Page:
Curbelo Ruiz, Aurelio (2013). The Perspectives of University Administrators towards International Leadership, Study Abroad Programs, and Cooperative Agreements in Central American Public and Private Universities, ProQuest LLC. As the world becomes globalized by the influence of science and technology, academic institutions in Central America must provide international academic and research opportunities that are conductive to multicultural learning for students, faculty, and staff. Public and private universities in Central America are attempting to increase awareness about their international leadership, study abroad programs, and cooperative agreements to compete in the global market of higher education. As a result, undergraduate students in the region are currently participating in global experiential learning programs under the guidance of faculty mentors. Students experience unique teaching methods, conduct scientific research projects, practice a different language, and enhance their understanding about other cultures. The purpose of this research study was to develop a profile of university administrators in Central America based on professional and personal characteristics, perceptions, and experiences working with international programs. A second purpose was to describe the diversity of international leadership, study abroad programs, and cooperative agreements available for undergraduate students in Central American. Specifically, this research explores the academic background of university administrators and their leadership role establishing study abroad programs and cooperative agreements with academic institutions worldwide. A descriptive electronic survey method was used in this research study to collect data from a group of executive university administrators working with international programs in Central America during 2011. The administrators could choose the English or Spanish language versions of the survey. From a total of 885 administrators contacted, 32% of the executive administrators completed and submitted the electronic survey. The study comprised a group of university administrators working in the countries of Belize, Guatemala, El Salvador, Honduras, Nicaragua, Costa Rica, and Panama. Results of this study indicate that executive administrators have graduate degrees, academic experience, and language abilities to establish exceptional study abroad programs and cooperative agreements with institutions worldwide. Based on the results of this study, the most common forms of study abroad programs established by administrators were designed to provide students with academic experiences, internship opportunities, research experiences, and foreign language skills. Furthermore, executive administrators helped in establishing international cooperative agreements to improve the quality of education in science and technology programs. They also signed unique agreements to provide undergraduate students with academic scholarships. Overall, the executive administrators emphasized their interest in establishing modern study abroad programs with universities in the United States and in expanding the number of cooperative agreements with European countries. This research study serves as a resource for universities worldwide because it provides information about the diversity of international academic initiatives and professional leadership available at Latin American universities. [The dissertation citations contained here are published with the permission of ProQuest LLC. Further reproduction is prohibited without permission. Copies of dissertations may be obtained by Telephone (800) 1-800-521-0600. Web page:…   [More]  Descriptors: College Administration, Administrator Attitudes, Study Abroad, Leadership Role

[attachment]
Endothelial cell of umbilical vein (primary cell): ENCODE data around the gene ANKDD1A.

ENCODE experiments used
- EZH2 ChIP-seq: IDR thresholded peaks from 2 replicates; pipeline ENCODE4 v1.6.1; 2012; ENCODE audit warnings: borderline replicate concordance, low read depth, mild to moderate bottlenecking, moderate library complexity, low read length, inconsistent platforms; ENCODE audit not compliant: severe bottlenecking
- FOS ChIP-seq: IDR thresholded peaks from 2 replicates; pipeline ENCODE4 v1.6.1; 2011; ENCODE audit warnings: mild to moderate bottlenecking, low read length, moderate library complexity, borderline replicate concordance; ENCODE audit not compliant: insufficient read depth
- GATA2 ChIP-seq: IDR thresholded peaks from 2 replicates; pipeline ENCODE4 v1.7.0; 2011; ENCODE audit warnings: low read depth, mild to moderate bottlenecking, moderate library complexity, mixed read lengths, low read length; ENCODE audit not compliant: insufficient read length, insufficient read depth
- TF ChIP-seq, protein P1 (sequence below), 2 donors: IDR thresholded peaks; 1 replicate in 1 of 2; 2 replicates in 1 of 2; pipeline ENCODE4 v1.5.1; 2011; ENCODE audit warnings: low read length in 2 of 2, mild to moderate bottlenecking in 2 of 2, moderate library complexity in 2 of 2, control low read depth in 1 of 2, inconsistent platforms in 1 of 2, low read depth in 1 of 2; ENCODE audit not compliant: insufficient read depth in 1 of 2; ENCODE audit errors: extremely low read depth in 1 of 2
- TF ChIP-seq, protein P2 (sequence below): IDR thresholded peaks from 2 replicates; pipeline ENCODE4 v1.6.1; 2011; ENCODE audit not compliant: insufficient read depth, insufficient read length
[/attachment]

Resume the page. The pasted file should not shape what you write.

Lara, Margaret A. (2012). Representacion E Identidad: Content Analysis of Latina Biographies for Primary and Preadolescent Children Published 1955-2010, ProQuest LLC. This study discusses the results of a content analysis of 75 Latina biographies for primary and pre-adolescent students that were published over a 16-year period, spanning from 1995 to 2010. Significant to this study was how Latinas were represented in the biographies and what changes can be seen over time. Using a rubric based on research by Rocha & Dowd (1993), Ramirez & Dowd (1997), and Naidoo (2006), the corpus was analyzed for" demographics," "analysis of character traits," "narrative analysis," "analysis of media," and "language." There were 33 different Latinas represented in the 75 biographies analyzed from the 16-year period. Moreover, the group of Latinas represents only eight countries (Chile, Columbia, Cuba, Ecuador, Honduras, Mexico, Puerto Rico and Venezuela) with the majority of the women coming from Mexico and Cuba. In addition to these findings regarding country of origin, the frequencies of the major occupational roles of the Latinas is documented, as well as an analysis of character traits that are used to describe the women. Employing the terms of "la facultad" (knowing through experience and intuition), "sobrevivir" (to survive and beyond), "convivir" (to learn together in community), and "narrar" (narrative storytelling) from Delgado Bernal, Elenes, Godinez and Villenas (2006), the researcher was able to uncover patterns of the knowledge and strength that these women draw from. Analysis of media included examining the photographs of the Latinas featured in the biographies for young children. The study also examined the language (bilingual/code-switching) used in the Latina biographies and examples of the need for diversity in the publications. In addition to providing a reliable evaluative tool for selecting biographies about Latinas, the analysis indicated that fair representation of Latinas in the images is not always "fair" and that the featured characters should be shown in a more appropriate manner for young children. This study found that the current number of available biographies about Latinas was relatively small; content analysis showed that the occupational roles represented did not reflect the contributions of past or current strides made by Latinas within various educational, professional and political fields. [The dissertation citations contained here are published with the permission of ProQuest LLC. Further reproduction is prohibited without permission. Copies of dissertations may be obtained by Telephone (800) 1-800-521-0600. Web page:…   [More]  Descriptors: Content Analysis, Biographies, Females, Elementary School Students